¡Saludos de Ecuador!
I have had my first few weeks here in Ecuador and I am finally starting to feel more comfortable. The first week was very difficult. It was definitely over stimulation at its finest and I want to give a shout out to the people who watched me cry when it was too much…
I had to:
- Take a week long Spanish boot camp (or you could call it class)
- Learn more about the program and what to expect
- Sit through multiple orientations
- Maintain my medicine’s temperature
- Make new friends
- Get used a new family dynamic
- Master the art of Uber and talking to Taxi drivers
- and last but not least, getting used to being in a totally different country!!!!
Don’t get me wrong, I am very happy to be here and excited for the adventures to come, but it is just very difficult to adapt and learn so many new things at once. If you planning on studying abroad or this is your first time also, just remember that you are not alone. Everyone is in the same position and dealing with something extra that could make it more difficult to adapt.
The best thing to do is communicate with those who are trying to help you and let them know what you need. I am someone who gets pretty stressed out and anxious often, so this is not everyone’s experience and mine is probably more extreme. However, if you are feeling slightly how I felt, do not worry, it will get better!!!!
The first day, I went to the campus in the morning with the my host cousin because he also attends USFQ and was working on his thesis. He showed me around campus a little before dropping me off at the main entrance to meet everyone else. At the entrance, I saw more people who looked like me – lost students who do not look like everyone else.
We started mingling and talking about where we were from, what school we go to, and what we are studying. I met people who live near me in Maryland, go to school near me in Pennsylvania, and I even found one of my friend’s roommates from freshman year of college. It is a SMALL WORLD.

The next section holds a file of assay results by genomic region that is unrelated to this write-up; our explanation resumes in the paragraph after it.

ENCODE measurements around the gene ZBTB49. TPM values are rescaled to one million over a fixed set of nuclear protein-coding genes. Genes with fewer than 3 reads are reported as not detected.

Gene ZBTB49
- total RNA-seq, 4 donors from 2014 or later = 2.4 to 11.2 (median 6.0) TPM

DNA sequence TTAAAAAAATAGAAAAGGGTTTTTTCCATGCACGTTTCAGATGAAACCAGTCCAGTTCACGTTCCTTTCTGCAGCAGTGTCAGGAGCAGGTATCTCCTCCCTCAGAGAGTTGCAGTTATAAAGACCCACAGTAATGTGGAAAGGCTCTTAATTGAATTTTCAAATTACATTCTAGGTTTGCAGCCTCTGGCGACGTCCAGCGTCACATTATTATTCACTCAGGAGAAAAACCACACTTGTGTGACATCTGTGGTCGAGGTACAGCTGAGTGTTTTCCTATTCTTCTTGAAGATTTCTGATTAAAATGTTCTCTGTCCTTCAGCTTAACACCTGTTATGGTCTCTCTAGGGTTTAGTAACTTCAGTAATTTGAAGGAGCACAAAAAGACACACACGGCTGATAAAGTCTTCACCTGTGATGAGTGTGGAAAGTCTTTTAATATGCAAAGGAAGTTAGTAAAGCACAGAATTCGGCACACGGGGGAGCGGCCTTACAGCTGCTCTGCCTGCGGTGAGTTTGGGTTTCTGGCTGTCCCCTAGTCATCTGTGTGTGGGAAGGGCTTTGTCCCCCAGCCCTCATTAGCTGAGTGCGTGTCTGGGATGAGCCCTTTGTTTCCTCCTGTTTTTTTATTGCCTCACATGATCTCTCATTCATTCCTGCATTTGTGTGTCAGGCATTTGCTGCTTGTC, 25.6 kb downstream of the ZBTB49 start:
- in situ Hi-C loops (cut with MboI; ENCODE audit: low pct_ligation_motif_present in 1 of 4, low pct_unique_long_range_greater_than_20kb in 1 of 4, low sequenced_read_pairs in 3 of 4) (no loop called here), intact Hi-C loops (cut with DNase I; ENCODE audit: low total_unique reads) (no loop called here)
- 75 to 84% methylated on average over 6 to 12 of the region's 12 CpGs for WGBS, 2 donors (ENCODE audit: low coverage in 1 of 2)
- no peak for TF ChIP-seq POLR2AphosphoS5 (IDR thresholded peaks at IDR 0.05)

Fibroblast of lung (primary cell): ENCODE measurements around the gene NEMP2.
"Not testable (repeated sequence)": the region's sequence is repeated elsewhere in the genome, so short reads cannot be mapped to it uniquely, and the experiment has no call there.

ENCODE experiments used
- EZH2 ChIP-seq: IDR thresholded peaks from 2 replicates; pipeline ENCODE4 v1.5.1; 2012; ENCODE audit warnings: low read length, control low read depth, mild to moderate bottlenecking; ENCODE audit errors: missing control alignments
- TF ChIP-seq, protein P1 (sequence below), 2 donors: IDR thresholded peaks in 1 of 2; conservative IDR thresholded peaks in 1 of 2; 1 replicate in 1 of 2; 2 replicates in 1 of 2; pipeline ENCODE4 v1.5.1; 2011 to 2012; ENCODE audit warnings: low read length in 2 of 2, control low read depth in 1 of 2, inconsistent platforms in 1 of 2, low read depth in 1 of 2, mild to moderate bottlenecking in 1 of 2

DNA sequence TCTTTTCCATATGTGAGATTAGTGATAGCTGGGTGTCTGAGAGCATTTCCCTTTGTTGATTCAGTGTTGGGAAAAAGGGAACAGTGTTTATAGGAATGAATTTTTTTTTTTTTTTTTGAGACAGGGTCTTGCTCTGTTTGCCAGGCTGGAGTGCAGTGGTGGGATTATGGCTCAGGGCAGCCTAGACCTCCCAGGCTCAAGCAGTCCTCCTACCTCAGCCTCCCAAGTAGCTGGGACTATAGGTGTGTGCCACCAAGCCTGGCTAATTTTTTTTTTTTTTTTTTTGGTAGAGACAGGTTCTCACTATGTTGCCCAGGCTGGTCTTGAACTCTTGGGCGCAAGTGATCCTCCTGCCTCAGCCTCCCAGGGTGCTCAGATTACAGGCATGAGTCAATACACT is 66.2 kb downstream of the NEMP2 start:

We split into groups and toured the campus, which is quite beautiful. Almost more beautiful than Juniata, in a very Ecuadorian way. I mean Juniata has nice grass and all, but here there’s a pond, waterfall, quad, AND palm trees.
One thing I love about the stable weather here is that no one is worried about keeping their air conditioning or heat in their homes. Windows and doors are always open and the campus has a lot of outdoor places. I love it so much.
After receiving our SIM cards for our Ecuadorian phone numbers, we had lunch and then went to our Spanish classes, which we had from 2:00pm to 5:00pm every day the first week.
We sat through many orientations and one of them was in the morning this day. We heard about the Galapagos Islands history and society and about culture shock in general. It is definitely helpful to hear about what to expect to be different here in Quito and in the Galapagos. Apparently, the hardest part is coming back to the United States. Stay tuned for that craziness since this is my first time in another country.
This was a beautiful morning. Our program scheduled a tour Old Town Quito. Cumbayá is a 30 minute drive from downtown Quito area. We got on a bus early in the morning so that we could complete the tour in time to make it to our Spanish class. Our first stop was El Panecillo, a very steep hill, home to “Virgen de Quito” or the “Madonna of Quito”. The Madonna is an aluminum, 148 ft sculpture that can be seen from many places in the city.
She also has a beautiful view of Quito and Cotopaxi, a volcano in the Andes Mountains.
We walked around the town, Plaza De La Independencia, and toured some cool places. First we went into “La Iglesia de La Compania de Jesus”, in English: “The Church of the Society of Jesus”. It was so beautiful inside, laced with gold, statues, and story telling pictures.